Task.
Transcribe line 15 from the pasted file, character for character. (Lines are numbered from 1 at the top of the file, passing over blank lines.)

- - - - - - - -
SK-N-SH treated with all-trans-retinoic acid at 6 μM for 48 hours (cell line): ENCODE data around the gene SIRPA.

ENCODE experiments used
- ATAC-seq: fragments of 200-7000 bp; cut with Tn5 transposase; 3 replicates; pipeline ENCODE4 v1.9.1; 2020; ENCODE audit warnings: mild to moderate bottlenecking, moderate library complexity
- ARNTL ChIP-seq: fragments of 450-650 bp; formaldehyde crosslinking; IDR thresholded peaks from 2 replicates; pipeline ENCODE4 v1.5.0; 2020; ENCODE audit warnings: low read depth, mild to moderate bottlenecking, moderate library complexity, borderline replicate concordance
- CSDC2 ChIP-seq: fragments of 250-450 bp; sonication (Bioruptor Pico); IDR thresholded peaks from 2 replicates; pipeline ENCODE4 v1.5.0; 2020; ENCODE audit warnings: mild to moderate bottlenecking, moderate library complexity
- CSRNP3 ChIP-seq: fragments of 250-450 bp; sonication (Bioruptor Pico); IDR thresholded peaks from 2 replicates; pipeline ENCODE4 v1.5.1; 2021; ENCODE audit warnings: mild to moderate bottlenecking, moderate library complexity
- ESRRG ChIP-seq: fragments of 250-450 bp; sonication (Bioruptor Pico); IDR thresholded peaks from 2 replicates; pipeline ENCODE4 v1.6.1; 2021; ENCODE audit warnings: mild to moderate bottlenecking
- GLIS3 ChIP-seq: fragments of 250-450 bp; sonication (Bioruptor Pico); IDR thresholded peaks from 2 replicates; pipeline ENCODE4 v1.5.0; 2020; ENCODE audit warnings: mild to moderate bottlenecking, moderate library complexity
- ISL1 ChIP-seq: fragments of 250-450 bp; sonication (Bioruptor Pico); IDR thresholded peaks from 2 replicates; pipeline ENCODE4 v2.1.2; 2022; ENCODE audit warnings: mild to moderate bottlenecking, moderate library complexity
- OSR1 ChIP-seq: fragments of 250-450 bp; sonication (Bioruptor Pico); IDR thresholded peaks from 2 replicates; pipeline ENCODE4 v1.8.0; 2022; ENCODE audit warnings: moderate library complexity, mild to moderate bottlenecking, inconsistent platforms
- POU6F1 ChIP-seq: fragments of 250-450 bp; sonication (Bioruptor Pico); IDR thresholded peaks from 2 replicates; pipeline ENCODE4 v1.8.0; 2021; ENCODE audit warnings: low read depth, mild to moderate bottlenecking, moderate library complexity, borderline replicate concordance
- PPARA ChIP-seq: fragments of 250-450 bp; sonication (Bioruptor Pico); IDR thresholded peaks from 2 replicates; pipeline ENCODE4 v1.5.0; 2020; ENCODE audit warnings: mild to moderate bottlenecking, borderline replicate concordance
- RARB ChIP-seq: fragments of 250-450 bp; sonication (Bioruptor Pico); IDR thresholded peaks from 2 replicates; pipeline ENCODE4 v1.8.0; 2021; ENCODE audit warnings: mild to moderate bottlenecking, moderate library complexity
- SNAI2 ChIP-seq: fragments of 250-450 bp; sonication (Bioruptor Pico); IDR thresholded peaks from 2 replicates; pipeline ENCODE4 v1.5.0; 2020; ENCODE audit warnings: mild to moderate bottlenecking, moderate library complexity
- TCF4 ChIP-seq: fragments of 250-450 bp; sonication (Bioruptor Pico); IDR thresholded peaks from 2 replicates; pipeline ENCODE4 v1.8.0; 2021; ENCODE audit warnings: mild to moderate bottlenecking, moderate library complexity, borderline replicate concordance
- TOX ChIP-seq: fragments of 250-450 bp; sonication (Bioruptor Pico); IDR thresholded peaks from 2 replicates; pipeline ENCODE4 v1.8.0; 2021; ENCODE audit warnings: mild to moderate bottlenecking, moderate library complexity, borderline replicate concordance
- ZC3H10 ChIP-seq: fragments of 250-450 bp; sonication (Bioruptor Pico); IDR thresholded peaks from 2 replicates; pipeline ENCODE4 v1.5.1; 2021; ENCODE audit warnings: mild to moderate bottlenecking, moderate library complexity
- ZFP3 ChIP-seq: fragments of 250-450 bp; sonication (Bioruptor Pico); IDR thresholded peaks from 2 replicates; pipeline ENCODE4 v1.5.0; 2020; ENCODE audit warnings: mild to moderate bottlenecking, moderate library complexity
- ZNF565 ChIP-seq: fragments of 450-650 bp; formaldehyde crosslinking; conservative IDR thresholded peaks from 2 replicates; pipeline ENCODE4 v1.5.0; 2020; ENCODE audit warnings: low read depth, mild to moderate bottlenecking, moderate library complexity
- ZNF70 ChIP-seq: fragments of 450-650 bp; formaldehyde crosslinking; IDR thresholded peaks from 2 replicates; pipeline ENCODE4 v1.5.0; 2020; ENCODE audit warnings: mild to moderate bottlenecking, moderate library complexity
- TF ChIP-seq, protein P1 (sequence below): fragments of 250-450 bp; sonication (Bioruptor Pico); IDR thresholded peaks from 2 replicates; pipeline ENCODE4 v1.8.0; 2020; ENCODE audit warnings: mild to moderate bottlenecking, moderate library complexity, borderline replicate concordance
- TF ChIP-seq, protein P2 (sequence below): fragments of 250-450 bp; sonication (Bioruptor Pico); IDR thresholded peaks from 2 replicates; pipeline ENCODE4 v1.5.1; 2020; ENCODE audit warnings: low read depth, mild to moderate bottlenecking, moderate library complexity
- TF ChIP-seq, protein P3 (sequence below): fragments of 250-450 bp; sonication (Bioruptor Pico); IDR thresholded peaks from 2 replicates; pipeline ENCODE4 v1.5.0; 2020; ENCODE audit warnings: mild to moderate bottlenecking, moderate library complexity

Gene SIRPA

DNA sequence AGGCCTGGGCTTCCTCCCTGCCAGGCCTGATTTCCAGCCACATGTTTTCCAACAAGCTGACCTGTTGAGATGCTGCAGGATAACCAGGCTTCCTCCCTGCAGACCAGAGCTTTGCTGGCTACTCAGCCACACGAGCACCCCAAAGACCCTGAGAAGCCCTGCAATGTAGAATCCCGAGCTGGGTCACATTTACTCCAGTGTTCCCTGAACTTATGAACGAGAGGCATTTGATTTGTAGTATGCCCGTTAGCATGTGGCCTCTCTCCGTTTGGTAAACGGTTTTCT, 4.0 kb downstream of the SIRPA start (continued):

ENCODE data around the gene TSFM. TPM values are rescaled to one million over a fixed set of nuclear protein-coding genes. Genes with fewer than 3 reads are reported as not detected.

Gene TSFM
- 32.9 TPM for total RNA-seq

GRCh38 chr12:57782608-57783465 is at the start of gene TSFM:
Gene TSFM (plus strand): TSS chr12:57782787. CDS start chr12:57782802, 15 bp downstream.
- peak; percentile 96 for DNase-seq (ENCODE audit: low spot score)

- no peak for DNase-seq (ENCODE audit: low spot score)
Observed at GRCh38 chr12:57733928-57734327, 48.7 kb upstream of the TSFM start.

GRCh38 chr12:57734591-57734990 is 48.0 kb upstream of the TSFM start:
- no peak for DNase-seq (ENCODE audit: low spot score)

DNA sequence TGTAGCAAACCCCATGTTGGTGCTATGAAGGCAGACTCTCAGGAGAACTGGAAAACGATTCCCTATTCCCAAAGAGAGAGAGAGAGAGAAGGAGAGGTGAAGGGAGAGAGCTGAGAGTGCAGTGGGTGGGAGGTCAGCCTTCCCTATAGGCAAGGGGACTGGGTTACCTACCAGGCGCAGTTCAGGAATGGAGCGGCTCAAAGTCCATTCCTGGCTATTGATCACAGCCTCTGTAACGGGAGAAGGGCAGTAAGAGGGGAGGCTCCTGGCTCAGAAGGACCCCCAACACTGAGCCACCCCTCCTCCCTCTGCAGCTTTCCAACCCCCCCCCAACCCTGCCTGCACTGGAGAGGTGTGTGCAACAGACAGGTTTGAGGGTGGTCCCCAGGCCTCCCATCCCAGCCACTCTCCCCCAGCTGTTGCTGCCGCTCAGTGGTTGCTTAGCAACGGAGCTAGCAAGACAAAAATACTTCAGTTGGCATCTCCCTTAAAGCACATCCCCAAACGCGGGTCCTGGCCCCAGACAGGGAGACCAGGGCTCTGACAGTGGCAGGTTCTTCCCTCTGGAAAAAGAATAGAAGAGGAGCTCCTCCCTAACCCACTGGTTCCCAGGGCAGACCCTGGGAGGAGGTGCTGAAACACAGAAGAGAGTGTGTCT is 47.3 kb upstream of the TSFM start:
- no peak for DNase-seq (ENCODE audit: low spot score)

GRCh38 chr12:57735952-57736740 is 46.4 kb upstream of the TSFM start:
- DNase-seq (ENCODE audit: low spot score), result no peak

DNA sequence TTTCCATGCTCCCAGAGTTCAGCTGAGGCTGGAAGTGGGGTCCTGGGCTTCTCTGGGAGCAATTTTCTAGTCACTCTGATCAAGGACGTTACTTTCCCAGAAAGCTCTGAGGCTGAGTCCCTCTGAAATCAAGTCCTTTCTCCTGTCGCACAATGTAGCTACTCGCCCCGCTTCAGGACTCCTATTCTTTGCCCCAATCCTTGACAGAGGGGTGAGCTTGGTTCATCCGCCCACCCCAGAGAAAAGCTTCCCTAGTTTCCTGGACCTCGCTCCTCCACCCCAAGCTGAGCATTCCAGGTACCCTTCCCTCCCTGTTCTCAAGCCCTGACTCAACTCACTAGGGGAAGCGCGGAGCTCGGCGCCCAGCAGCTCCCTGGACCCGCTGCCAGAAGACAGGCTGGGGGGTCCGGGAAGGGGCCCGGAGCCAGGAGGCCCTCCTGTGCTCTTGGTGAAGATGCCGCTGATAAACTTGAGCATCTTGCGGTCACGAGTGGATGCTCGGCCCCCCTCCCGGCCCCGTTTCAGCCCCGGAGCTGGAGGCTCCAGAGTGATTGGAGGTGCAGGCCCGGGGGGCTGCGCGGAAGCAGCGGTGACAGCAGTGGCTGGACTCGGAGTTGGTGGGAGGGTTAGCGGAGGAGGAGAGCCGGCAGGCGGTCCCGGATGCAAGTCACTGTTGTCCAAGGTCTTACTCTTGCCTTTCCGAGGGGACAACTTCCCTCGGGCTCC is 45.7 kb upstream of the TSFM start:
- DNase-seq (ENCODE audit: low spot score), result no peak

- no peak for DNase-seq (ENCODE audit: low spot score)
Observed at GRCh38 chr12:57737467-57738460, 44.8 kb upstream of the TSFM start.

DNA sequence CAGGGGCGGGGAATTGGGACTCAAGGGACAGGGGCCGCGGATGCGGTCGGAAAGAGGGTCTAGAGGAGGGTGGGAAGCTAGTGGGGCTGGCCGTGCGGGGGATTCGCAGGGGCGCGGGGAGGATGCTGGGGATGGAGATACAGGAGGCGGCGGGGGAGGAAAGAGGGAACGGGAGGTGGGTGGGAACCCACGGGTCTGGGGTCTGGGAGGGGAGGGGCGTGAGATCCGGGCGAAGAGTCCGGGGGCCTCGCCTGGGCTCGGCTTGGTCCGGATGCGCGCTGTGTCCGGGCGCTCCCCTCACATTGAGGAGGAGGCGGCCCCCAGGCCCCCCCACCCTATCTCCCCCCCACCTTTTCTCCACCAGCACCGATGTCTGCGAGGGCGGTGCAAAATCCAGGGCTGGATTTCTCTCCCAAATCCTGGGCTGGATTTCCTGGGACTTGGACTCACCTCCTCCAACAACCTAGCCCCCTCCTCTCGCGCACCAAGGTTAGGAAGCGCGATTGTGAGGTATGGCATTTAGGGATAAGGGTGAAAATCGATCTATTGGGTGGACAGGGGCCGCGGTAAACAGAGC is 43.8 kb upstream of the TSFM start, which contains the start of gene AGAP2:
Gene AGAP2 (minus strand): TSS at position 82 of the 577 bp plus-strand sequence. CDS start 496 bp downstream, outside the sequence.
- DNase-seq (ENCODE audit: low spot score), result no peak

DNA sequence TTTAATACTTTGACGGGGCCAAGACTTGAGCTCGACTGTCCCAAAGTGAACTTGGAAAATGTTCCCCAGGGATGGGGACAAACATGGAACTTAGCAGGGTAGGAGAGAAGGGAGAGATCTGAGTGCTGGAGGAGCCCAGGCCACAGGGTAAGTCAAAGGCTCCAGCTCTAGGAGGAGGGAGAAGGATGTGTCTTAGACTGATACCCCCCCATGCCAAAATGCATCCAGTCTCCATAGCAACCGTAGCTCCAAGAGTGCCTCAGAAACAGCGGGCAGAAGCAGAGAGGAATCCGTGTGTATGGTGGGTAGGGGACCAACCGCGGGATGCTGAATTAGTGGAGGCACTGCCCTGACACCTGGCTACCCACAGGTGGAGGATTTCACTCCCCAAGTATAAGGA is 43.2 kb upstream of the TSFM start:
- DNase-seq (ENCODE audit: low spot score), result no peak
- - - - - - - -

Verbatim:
- TCF4 ChIP-seq: fragments of 250-450 bp; sonication (Bioruptor Pico); IDR thresholded peaks from 2 replicates; pipeline ENCODE4 v1.8.0; 2021; ENCODE audit warnings: mild to moderate bottlenecking, moderate library complexity, borderline replicate concordance